Another one (definitely no link to the actual study in here)

http://www.mirror.co.uk/news/uk-news/breastfed-children-earn-more-money-5358181

*"Breastfeeding generally was found to increase adult intelligence, length of schooling and adult earnings."*

Is this really a causal relationship? Here's an example of questionable statistical language in the news. Brazil breast-feeding study.
Another one (definitely no link to the actual study in here) http://www.mirror.co.uk/news/uk-news/breastfed-children-earn-more-money-5358181 "Breastfeeding generally was found to increase adult intelligence, length of schooling and adult earnings."
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From Andrew Gelman, some "important methods and concepts related to statistics that are not as well known as they should be."
I was looking into the use of Stan for Hamiltonian Monte Carlo. On page 23 of the Stan reference (stan-reference-2.9.0.pdf), I found this excellent and brief summary of HMC: HMC accelerates both convergence to the stationary distribution and subsequent parameter exploration by using the gradient of the log probability function. The un- known quantity vector θ is interpreted as the position of a fictional particle. Each iteration generates a random momentum and simulates the path of the particle with potential energy determined [by] the (negative) log probability function. Hamilton’s decom- position shows that the gradient of this potential determines change in momentum and the momentum determines the change in position. These continuous changes over time are approximated using the leapfrog algorithm, which breaks the time into discrete steps which are easily simulated. A Metropolis reject step is then applied to correct for any simulation error and ensure detailed balance of the resulting Markov chain transitions (Metropolis et al., 1953; Hastings, 1970). Immediately after that, the tuning parameters are discussed: Basic Euclidean Hamiltonian Monte Carlo involves three “tuning” parameters to which its behavior is quite sensitive. Stan’s samplers allow these parameters to be set by hand or set automatically without user intervention. http://www.math.uah.edu/stat/dist/Density.html (and related pages)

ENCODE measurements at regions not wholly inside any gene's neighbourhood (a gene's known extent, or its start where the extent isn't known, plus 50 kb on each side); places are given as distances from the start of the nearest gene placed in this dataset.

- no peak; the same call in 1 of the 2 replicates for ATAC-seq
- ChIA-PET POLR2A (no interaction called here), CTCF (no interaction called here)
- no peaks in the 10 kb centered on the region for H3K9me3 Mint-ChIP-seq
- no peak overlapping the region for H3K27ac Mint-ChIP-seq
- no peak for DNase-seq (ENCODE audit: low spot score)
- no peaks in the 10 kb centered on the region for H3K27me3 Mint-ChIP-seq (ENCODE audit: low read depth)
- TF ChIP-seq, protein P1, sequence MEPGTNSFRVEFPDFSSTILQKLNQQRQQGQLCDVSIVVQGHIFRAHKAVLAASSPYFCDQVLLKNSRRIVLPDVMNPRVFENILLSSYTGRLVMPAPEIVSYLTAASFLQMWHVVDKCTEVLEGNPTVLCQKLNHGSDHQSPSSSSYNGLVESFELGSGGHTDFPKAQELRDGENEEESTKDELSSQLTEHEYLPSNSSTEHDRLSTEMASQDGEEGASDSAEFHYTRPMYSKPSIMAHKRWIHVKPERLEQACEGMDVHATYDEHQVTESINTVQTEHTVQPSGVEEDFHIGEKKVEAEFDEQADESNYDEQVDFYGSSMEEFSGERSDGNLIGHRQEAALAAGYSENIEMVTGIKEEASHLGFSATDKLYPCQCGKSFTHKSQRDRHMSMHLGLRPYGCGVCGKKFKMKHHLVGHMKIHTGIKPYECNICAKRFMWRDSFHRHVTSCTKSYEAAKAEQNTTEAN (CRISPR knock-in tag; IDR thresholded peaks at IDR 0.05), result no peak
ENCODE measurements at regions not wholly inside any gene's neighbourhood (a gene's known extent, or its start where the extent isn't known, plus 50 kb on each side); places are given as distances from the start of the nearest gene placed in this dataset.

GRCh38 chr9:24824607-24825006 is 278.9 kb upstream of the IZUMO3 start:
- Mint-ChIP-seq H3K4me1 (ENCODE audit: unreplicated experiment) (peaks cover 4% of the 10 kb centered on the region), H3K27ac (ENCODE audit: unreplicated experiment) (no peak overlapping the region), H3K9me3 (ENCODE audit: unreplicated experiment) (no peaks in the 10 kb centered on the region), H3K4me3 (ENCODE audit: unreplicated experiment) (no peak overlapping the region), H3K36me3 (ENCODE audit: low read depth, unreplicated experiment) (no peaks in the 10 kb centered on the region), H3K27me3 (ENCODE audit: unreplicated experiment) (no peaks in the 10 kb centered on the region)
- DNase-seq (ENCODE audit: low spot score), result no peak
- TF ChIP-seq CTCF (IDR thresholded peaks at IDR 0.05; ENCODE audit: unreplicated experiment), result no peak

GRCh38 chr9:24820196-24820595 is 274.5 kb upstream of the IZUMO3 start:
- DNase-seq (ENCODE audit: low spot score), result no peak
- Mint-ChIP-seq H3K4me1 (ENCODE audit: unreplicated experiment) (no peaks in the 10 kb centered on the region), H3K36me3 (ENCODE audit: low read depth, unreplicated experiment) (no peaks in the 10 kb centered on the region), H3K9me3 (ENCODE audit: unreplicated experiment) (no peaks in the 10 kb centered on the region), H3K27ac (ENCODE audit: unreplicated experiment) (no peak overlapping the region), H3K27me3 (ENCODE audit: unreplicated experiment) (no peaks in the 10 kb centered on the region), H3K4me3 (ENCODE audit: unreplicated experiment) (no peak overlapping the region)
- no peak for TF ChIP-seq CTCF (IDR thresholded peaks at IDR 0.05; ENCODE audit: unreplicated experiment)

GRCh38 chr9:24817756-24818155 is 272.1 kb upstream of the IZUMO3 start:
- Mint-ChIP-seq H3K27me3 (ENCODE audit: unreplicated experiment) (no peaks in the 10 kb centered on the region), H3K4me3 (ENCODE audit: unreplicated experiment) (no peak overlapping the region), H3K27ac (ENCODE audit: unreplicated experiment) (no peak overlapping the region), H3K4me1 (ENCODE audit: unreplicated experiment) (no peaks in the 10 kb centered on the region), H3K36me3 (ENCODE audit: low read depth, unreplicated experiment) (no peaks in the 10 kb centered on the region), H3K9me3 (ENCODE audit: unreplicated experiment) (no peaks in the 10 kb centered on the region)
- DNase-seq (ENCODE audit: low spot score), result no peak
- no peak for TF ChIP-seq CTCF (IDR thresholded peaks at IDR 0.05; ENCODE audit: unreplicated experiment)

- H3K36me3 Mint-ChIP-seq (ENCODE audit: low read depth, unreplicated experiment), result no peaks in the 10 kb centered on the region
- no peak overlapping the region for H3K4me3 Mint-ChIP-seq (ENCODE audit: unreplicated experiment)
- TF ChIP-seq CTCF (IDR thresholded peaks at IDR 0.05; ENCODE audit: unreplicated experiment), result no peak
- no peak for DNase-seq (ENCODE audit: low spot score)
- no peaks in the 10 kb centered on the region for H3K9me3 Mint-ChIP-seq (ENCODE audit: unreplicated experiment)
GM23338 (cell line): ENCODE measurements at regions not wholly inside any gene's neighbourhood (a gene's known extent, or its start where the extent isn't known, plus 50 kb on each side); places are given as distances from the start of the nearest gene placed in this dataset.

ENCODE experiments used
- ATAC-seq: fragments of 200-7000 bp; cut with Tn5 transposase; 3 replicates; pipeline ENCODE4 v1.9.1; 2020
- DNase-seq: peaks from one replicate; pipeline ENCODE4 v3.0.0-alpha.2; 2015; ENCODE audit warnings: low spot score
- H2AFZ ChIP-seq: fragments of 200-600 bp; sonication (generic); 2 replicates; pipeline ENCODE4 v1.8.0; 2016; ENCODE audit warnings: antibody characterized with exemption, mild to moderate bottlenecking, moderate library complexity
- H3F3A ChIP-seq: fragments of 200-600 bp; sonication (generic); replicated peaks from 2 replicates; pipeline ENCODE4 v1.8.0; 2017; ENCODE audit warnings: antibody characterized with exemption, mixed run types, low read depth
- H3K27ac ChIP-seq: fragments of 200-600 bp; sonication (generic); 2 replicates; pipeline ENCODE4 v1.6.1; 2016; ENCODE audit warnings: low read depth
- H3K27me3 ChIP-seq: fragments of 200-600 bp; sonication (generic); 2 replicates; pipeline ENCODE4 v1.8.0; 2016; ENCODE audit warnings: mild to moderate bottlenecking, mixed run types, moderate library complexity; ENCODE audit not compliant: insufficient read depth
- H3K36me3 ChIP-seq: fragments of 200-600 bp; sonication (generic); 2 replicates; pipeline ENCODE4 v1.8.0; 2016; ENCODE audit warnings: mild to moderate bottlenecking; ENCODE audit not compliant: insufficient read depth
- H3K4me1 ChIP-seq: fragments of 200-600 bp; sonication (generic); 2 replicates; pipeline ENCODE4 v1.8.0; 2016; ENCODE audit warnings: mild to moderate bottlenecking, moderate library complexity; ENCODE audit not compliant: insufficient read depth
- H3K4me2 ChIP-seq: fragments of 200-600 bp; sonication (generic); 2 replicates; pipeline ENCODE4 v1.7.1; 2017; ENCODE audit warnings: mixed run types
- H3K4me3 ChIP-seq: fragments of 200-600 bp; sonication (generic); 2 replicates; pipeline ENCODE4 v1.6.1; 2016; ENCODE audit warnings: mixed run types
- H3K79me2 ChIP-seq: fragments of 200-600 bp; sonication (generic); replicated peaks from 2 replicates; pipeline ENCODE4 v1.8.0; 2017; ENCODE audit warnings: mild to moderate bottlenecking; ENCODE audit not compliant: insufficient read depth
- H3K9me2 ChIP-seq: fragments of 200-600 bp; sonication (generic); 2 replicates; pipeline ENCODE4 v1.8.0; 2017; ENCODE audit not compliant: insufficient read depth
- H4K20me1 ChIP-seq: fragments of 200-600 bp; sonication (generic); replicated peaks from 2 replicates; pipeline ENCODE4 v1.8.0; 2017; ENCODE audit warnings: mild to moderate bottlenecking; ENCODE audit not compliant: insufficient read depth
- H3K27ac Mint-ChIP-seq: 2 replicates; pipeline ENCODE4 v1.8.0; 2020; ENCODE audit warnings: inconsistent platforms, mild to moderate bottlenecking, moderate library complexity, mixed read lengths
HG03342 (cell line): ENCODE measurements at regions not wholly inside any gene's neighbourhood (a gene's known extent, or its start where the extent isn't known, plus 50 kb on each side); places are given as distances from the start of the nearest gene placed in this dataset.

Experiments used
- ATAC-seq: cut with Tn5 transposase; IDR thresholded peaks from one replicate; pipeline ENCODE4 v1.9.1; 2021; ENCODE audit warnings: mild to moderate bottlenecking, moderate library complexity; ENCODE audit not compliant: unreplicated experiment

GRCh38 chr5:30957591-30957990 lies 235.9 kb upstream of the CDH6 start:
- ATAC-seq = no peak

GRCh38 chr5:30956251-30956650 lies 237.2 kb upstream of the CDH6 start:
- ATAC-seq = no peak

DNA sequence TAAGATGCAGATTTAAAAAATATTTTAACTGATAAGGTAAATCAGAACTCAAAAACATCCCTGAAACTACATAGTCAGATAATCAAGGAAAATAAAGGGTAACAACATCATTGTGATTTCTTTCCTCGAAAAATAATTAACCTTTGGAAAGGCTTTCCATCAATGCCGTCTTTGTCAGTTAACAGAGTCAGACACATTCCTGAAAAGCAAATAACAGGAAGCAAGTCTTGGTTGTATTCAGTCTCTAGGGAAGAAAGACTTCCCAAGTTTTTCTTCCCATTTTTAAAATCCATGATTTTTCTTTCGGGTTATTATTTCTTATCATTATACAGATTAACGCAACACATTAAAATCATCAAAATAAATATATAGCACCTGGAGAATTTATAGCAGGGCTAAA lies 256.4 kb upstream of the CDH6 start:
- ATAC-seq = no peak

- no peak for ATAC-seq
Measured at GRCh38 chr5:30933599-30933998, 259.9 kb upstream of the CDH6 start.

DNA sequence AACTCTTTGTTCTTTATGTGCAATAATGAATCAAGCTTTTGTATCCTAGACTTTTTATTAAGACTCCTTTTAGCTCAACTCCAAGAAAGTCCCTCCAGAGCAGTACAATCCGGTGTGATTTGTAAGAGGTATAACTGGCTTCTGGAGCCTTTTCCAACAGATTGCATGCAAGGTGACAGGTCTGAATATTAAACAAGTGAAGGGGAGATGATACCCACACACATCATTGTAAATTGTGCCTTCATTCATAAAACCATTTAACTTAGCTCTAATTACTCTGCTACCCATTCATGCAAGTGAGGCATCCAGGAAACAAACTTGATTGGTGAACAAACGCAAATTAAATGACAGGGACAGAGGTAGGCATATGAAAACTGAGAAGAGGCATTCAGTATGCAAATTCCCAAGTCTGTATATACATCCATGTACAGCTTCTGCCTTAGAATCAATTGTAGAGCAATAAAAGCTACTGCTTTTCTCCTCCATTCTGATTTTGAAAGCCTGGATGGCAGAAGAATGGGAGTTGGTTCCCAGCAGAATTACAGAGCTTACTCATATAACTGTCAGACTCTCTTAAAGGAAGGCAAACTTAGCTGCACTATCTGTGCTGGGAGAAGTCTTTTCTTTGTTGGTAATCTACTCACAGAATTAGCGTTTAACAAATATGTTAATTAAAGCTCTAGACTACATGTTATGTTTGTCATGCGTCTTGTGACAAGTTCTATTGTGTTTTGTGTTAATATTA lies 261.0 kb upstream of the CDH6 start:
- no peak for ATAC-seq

Part 1 and Part 2. Also another view here. Another PPT from Ingmar Schuster (Universitat Leipzig) appears to be very good. (attached and viewable below)
below is from Wikipedia, here RegressionsIn regression analysis, the distinction between errors and residuals is subtle and important, and leads to the concept of studentized residuals. Given an unobservable function that relates the independent variable to the dependent variable – say, a line – the deviations of the dependent variable observations from this function are the unobservable errors. If one runs a regression on some data, then the deviations of the dependent variable observations from the fitted function are the residuals. However, a terminological difference arises in the expression mean squared error (MSE). The mean squared error of a regression is a number computed from the sum of squares of the computed residuals, and not of the unobservable errors. If that sum of squares is divided by n, the number of observations, the result is the mean of the squared residuals. Since this is a biased estimate of the variance of the unobserved errors, the bias is removed by multiplying the mean of the squared residuals by n / df where df is the number of degrees of freedom (n minus the number of parameters being estimated). This latter formula serves as an unbiased estimate of the variance of the unobserved errors, and is called the mean squared error.[1] However, because of the behavior of the process of regression, the distributions of residuals at different data points (of the input variable) may vary even if the errors themselves are identically distributed. Concretely, in a linear regression where the errors are identically distributed, the variability of residuals of inputs in the middle of the domain will be higher than the variability of residuals at the ends of the domain: linear regressions fit endpoints better than the middle. This is also reflected in the influence functions of various data points on the regression coefficients: endpoints have more influence. Thus to compare residuals at different inputs, one needs to adjust the residuals by the expected variability of residuals, which is called studentizing. This is particularly important in the case of detecting outliers: a large residual may be expected in the middle of the domain, but considered an outlier at the end of the domain. |
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